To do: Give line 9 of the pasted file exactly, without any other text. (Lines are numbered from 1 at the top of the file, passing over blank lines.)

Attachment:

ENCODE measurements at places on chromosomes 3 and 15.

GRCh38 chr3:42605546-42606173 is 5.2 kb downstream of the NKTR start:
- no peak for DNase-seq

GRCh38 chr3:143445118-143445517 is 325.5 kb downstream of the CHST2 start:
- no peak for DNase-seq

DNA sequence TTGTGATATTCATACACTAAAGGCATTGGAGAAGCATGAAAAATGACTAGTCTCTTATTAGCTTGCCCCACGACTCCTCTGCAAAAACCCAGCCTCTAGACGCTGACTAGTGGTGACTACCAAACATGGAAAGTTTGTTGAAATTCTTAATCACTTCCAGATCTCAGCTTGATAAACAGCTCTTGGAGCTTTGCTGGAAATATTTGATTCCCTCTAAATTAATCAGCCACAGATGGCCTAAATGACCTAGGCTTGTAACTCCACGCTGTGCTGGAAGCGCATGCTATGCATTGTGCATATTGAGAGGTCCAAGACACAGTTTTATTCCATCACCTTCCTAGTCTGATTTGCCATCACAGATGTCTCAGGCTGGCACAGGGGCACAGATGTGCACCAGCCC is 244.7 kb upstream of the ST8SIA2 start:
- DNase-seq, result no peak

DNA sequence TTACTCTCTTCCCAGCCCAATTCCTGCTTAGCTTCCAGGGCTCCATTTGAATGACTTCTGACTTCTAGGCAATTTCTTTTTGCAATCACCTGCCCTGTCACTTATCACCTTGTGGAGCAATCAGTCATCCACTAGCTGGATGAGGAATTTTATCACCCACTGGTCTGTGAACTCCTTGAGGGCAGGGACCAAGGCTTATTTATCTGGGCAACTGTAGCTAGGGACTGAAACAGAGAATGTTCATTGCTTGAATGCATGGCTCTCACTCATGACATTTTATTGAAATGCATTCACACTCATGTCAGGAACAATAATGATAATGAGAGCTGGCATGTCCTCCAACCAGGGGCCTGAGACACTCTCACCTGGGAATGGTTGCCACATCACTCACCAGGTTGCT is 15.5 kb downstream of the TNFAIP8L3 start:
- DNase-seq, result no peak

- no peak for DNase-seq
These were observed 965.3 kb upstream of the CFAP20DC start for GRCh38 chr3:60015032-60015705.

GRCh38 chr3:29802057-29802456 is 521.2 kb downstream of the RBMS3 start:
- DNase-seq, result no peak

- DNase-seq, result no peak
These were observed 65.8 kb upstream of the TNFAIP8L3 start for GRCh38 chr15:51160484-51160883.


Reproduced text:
- DNase-seq, result no peak